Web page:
With talk of Thanksgiving increasing in our home, my young son recently asked me, “how did the Turkey become the mascot of Thanksgiving?” Turkey’s role as the centerpiece of the Thanksgiving meal in the United States may date back to the earliest celebrations of the holiday. Thanksgiving traces its origins to the Pilgrims who arrived in Plymouth, Massachusetts in 1620. They struggled through a harsh winter, but with the help of the Wampanoag Native Americans, learned to cultivate the land and survive. In 1621, the Pilgrims and Wampanoag shared a feast, which is often considered the “First Thanksgiving.” An account of the feast holds that the Wampanoag brought deer to the meal, while the Pilgrims brought wild “fowl.” It is not known whether that fowl was turkey and/or ducks or geese, but turkey became increasingly important to Thanksgiving over time, becoming a staple of the meal by the turn of the 19th century.
Here are some other notable facts about turkey on Thanksgiving:
There are approximately 216 million Turkeys raised in the U.S. each year, with 46 million being eaten on Thanksgiving. Happy Thanksgiving, enjoy your Turkey or your favorite dish!
Apparel & Footwear
Shein is seeking a valuation of up to $90 billion as it continues to eye an initial public offering in U.S. markets, Bloomberg reported. The Chinese ultra-fast-fashion giant has long been reported to be staking out a U.S. IPO, with speculation swirling around when, not if, Shein will go public in the U.S. Earlier this year, the e-commerce retailer denied media reports that it registered with regulators for an IPO in New York. While Shein’s valuation in private trades is currently sitting between $50 billion to $60 billion following recent trades, sources familiar with the company’s plans told Bloomberg that it is looking at a valuation of $80 billion to $90 billion in a public listing. No final decision has been made as to the timing or value of the IPO, the sources said. In a funding round last year, Shein fetched a valuation of $100 billion, making it the third-most-valuable startup in 2022 and surpassing the combined valuations of some of its largest competitors, H&M and Zara owner Inditex. If Shein were to list itself, it would be the most valuable Chinese company to go public since ride hailing company Didi Global’s $68 billion valuation in 2021, according to Reuters.
Crocs has been working to control the flow of unauthorized inventory to what executives label “gray market” channels, which include Amazon’s website. Based on the footwear company’s visibility into those channels, gray market inventory has improved since June and the company expects to be “in a substantially better position in the first-half of 2024,” CEO Andrew Rees told analysts on the company’s Q3 earnings call last week. To control prices, margins and its brand, Crocs is controlling the flow of its inventory to every channel it can. The company has made significant progress. Companywide inventories fell 24% year over year in the quarter, and are down 17% from the end of 2022. “Year-to-date, we have made considerable progress in cleaning up our inventory and are pleased that our Heydude inventory ended down 41% from Q3 last year,” Reese said. CFO Anne Mehlman also noted that inventory turns continued to improve and that “we are very pleased with the health of our inventory.” Still, the company has troubles in pockets. Rees said the company saw more carryover inventory in its legacy customers than expected, diluting Crocs’ product offerings.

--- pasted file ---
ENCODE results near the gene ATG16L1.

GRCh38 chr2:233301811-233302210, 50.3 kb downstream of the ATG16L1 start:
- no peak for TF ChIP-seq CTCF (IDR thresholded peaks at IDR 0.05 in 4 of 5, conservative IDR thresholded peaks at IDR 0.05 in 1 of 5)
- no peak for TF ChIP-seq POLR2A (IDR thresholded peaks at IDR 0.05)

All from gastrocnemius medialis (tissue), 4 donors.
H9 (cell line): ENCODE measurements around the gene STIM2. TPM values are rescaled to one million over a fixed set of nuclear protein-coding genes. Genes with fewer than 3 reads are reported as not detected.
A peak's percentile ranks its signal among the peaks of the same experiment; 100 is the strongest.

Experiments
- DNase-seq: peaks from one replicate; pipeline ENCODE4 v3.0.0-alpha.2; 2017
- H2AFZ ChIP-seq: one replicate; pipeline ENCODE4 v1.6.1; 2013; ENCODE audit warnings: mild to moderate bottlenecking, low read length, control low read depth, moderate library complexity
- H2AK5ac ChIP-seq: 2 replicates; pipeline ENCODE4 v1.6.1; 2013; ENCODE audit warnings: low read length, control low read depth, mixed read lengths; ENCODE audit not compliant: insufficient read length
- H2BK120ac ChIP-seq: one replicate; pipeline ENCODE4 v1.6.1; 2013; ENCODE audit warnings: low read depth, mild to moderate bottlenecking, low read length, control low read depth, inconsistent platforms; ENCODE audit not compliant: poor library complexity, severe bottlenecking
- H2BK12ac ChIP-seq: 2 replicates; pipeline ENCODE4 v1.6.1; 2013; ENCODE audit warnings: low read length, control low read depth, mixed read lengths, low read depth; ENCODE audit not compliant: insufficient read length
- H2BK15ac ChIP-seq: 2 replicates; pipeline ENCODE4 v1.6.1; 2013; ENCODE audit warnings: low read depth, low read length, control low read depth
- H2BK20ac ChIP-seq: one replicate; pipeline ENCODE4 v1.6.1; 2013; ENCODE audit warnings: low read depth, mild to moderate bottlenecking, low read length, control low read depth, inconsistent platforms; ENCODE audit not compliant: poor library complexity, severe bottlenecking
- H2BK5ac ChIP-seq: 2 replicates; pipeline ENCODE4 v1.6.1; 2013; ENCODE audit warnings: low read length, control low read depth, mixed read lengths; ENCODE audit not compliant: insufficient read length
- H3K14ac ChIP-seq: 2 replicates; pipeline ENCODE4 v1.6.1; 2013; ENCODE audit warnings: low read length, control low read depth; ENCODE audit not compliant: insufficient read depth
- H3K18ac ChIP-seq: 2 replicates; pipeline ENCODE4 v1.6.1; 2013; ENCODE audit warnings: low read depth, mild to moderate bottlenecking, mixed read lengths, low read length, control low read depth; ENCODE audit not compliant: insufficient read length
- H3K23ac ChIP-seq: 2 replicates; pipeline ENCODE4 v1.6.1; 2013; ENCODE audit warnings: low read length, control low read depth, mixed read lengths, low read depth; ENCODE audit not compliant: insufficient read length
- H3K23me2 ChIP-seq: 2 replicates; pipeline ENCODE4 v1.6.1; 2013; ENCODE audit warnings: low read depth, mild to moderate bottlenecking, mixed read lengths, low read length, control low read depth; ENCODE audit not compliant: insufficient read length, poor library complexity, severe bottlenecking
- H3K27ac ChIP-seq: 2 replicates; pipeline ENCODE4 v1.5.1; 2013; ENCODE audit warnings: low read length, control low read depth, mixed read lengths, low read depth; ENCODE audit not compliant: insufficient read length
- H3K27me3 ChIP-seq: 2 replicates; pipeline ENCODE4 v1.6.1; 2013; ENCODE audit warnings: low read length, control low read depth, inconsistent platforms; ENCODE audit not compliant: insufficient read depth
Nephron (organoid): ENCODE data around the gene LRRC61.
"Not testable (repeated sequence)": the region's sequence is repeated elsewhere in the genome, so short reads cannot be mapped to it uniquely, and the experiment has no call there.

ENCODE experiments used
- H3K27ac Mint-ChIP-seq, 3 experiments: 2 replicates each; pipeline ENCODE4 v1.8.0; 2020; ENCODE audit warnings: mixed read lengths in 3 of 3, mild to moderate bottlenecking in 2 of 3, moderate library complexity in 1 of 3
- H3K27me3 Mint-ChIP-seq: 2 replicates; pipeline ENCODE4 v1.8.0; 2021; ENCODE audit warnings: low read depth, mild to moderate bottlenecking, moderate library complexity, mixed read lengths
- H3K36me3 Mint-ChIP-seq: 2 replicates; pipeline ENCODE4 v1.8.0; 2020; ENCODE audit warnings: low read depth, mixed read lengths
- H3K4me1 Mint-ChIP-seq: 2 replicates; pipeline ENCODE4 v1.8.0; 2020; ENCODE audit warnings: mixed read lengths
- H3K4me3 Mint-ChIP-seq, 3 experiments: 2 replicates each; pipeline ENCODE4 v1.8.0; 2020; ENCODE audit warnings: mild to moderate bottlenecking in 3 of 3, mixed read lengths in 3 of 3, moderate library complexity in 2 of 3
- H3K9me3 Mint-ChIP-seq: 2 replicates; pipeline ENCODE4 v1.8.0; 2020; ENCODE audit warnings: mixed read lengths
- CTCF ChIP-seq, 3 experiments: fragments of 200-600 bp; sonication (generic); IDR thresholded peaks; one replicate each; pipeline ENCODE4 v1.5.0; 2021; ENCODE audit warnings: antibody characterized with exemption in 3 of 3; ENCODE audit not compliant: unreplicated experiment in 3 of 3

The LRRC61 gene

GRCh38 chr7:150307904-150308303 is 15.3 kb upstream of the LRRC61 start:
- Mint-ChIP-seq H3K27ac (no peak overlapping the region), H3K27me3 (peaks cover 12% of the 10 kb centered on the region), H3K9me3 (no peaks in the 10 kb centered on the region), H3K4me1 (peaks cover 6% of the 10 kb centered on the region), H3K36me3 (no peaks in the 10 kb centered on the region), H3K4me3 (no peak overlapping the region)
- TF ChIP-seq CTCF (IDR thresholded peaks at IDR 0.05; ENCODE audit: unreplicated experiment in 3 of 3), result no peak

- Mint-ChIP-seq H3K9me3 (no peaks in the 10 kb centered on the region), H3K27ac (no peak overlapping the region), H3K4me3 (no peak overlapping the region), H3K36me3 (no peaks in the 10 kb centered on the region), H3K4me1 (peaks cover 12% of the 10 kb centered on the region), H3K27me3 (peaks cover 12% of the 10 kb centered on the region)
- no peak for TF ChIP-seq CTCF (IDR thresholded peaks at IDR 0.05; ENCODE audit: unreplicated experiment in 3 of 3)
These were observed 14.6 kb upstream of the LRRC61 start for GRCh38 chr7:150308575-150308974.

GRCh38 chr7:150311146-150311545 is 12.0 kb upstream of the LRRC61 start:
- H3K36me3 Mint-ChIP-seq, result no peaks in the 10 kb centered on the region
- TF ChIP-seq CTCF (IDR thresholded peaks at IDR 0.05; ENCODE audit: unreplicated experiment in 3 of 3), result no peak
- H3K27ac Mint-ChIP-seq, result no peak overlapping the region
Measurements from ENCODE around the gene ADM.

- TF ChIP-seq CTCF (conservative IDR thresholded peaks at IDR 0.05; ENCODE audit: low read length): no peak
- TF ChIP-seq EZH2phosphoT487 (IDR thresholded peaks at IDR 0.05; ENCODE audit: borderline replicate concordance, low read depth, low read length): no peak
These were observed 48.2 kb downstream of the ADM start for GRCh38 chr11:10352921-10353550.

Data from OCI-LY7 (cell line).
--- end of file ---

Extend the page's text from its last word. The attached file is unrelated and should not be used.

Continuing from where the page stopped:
Timberland global brand president Susie Mulder is exiting the company, FN has learned. Mulder, who assumed the role in April 2021, revealed her departure internally last week. Nina Flood, the VP and GM of Timberland EMEA, will step in to take the helm of the brand on an interim basis, the company confirmed. “After two and a half years, Susie has announced she will be leaving VF to pursue a new opportunity. Susie made many contributions during her time with the brand, and leaves a strong foundation, strategy and leadership team to move the brand and business forward,” Colin Wheeler, VP of Corporate Affairs and Communications at VF Corp., said in an emailed statement. Wheeler added that Flood is the right person to take the interim role. “Nina has been a successful leader at VF for 20 years, within various leadership roles including president of Global Packs (Eastpak, JanSport and Kipling) before taking the helm at Timberland EMEA earlier this year.” Prior to Mulder joining Timberland in April 2021, the company’s global brand president role had been vacant since January 2020, when Jim Pisani stepped down. Mulder was the CEO at Nic + Zoe for almost a decade prior to Timberland, and before that, she was a partner at global management consulting firm McKinsey & Co.